Pros: Drug company largesse sometimes extends to the instrumentation needed to administer care during trials. For example, in order to standardize trials, in some cases OCT devices required for participation have been provided to practices that had used a different brand. Most times, the equipment provided involves smaller, more specialized items that are required for a particular study, such as a centrifuge, refrigerator, flare-meter, visual acuity projector, etc.

Cons: Most trials will now base selection upon prospective sites that already have the vast majority of equipment required for the trial.

One of the largest potential costs is never provided for: office space. Depending on your location, an extra examination lane, storage space, refrigerator and so on can consume valuable space. Most practices with multiple trials set aside designated, sequestered areas where trial patients undergo study and counseling, very often one or more extra-long examination lane.

The most vital and time-consuming overhead consideration is additional staff. There is no doubt in my mind that a diligent study coordinator is by far the most critical component to a successful clinical trials operation. It is the topnotch study coordinator who can minimize the time required by the investigators. There has to exist a significant amount of trust between investigator and coordinator for things to be accomplished efficiently. These are the people who handle the bulk of the paperwork, scheduling and detail-oriented minutiae, freeing physicians to practice medicine. The ideal would be to hire a study coordinator with experience, but when first starting out you will likely need to train an ophthalmic technician or nurse on the job so that they can still provide other services outside the trial.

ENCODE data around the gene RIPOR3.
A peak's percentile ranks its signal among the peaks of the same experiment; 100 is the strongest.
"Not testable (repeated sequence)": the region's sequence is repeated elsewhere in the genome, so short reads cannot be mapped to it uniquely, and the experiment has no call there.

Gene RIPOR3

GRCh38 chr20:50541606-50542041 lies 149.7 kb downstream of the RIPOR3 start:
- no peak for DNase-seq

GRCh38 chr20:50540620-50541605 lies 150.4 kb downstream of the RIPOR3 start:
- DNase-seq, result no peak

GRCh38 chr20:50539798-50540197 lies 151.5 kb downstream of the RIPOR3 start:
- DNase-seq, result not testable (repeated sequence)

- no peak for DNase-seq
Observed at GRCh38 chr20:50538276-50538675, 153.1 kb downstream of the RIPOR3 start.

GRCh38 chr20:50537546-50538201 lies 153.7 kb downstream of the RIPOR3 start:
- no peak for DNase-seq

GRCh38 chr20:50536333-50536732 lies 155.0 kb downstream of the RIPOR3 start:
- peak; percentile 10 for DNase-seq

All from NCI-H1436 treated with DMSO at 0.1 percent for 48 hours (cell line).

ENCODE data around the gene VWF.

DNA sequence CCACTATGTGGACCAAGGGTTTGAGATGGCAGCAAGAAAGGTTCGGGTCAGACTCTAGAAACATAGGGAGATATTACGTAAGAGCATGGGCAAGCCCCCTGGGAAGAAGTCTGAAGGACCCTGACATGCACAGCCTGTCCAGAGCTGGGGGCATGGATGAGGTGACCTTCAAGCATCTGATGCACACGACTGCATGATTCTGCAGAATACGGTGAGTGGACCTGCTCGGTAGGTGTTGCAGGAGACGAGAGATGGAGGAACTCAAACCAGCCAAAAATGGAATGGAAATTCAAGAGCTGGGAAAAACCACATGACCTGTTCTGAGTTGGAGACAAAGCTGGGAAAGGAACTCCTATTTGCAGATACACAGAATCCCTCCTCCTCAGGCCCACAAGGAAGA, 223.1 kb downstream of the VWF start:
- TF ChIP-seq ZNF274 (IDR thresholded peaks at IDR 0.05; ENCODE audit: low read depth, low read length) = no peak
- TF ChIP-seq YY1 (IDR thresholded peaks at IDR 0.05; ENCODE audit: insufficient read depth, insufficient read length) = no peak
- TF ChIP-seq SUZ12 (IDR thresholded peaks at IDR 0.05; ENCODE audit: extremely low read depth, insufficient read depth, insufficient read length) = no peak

Technicians and photographers are another essential component. Photographers must be certified by whatever reading centers you will be partnering with, and each reading center has a unique certification process. The process, although not difficult for a talented photographer, can be time-consuming with strict requirements. In general, it takes over twice as long to prepare and shoot images on a study patient vs a non-study patient.

Technicians also must be certified for some studies and this too can be time-consuming. The work-up takes significantly longer for a study patient. Given these factors, it is often best to have multiple certified photographers and technicians available to allow for the extra time needed.

Finally, prepare for greater difficulty scheduling staff. Because many studies require masked and unmasked examinations, very often two physicians will be required to be at the same office at the same time. It is preferable that those physician pairs remain consistent throughout the course of the study. For this reason, satellite offices may not be appropriate. The more participating physicians that are in a single office at the same day multiple days per week, the easier it will be to schedule follow-up visits for patients.